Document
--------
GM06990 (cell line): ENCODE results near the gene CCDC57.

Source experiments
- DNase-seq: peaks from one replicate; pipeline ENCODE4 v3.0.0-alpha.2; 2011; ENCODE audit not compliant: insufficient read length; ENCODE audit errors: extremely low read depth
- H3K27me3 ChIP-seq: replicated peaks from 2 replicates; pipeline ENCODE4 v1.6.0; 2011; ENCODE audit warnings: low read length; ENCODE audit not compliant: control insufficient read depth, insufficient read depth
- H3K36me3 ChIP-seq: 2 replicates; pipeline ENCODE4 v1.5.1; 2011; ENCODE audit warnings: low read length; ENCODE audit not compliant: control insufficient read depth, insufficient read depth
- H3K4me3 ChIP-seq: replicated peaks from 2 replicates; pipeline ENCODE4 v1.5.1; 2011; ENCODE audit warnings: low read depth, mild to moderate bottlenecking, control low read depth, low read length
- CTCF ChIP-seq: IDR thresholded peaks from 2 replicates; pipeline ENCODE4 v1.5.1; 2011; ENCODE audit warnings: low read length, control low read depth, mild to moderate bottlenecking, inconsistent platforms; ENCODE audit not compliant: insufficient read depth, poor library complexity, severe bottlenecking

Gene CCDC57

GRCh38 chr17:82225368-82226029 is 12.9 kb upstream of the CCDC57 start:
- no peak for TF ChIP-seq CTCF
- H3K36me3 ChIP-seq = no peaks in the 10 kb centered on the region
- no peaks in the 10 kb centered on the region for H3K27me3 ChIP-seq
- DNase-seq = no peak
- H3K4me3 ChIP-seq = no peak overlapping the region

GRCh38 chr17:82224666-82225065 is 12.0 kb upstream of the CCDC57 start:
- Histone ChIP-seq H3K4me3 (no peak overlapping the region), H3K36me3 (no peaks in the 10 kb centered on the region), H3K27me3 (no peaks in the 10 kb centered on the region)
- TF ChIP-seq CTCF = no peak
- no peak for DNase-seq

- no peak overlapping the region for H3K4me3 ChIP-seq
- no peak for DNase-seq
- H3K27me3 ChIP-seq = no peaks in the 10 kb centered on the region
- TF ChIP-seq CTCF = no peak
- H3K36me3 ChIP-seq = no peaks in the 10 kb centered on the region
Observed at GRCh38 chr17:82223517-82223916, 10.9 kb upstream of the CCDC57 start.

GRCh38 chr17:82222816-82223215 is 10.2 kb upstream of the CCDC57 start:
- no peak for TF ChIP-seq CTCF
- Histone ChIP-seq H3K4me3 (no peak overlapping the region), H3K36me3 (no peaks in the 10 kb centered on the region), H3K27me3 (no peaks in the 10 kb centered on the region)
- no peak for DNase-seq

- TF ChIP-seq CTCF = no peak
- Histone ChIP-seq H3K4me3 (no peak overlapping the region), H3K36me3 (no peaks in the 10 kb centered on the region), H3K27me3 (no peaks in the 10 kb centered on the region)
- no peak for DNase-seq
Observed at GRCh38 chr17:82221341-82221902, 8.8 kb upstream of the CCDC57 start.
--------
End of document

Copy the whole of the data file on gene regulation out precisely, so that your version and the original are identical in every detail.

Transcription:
GM06990 (cell line): ENCODE results near the gene CCDC57.

Source experiments
- DNase-seq: peaks from one replicate; pipeline ENCODE4 v3.0.0-alpha.2; 2011; ENCODE audit not compliant: insufficient read length; ENCODE audit errors: extremely low read depth
- H3K27me3 ChIP-seq: replicated peaks from 2 replicates; pipeline ENCODE4 v1.6.0; 2011; ENCODE audit warnings: low read length; ENCODE audit not compliant: control insufficient read depth, insufficient read depth
- H3K36me3 ChIP-seq: 2 replicates; pipeline ENCODE4 v1.5.1; 2011; ENCODE audit warnings: low read length; ENCODE audit not compliant: control insufficient read depth, insufficient read depth
- H3K4me3 ChIP-seq: replicated peaks from 2 replicates; pipeline ENCODE4 v1.5.1; 2011; ENCODE audit warnings: low read depth, mild to moderate bottlenecking, control low read depth, low read length
- CTCF ChIP-seq: IDR thresholded peaks from 2 replicates; pipeline ENCODE4 v1.5.1; 2011; ENCODE audit warnings: low read length, control low read depth, mild to moderate bottlenecking, inconsistent platforms; ENCODE audit not compliant: insufficient read depth, poor library complexity, severe bottlenecking

Gene CCDC57

GRCh38 chr17:82225368-82226029 is 12.9 kb upstream of the CCDC57 start:
- no peak for TF ChIP-seq CTCF
- H3K36me3 ChIP-seq = no peaks in the 10 kb centered on the region
- no peaks in the 10 kb centered on the region for H3K27me3 ChIP-seq
- DNase-seq = no peak
- H3K4me3 ChIP-seq = no peak overlapping the region

GRCh38 chr17:82224666-82225065 is 12.0 kb upstream of the CCDC57 start:
- Histone ChIP-seq H3K4me3 (no peak overlapping the region), H3K36me3 (no peaks in the 10 kb centered on the region), H3K27me3 (no peaks in the 10 kb centered on the region)
- TF ChIP-seq CTCF = no peak
- no peak for DNase-seq

- no peak overlapping the region for H3K4me3 ChIP-seq
- no peak for DNase-seq
- H3K27me3 ChIP-seq = no peaks in the 10 kb centered on the region
- TF ChIP-seq CTCF = no peak
- H3K36me3 ChIP-seq = no peaks in the 10 kb centered on the region
Observed at GRCh38 chr17:82223517-82223916, 10.9 kb upstream of the CCDC57 start.

GRCh38 chr17:82222816-82223215 is 10.2 kb upstream of the CCDC57 start:
- no peak for TF ChIP-seq CTCF
- Histone ChIP-seq H3K4me3 (no peak overlapping the region), H3K36me3 (no peaks in the 10 kb centered on the region), H3K27me3 (no peaks in the 10 kb centered on the region)
- no peak for DNase-seq

- TF ChIP-seq CTCF = no peak
- Histone ChIP-seq H3K4me3 (no peak overlapping the region), H3K36me3 (no peaks in the 10 kb centered on the region), H3K27me3 (no peaks in the 10 kb centered on the region)
- no peak for DNase-seq
Observed at GRCh38 chr17:82221341-82221902, 8.8 kb upstream of the CCDC57 start.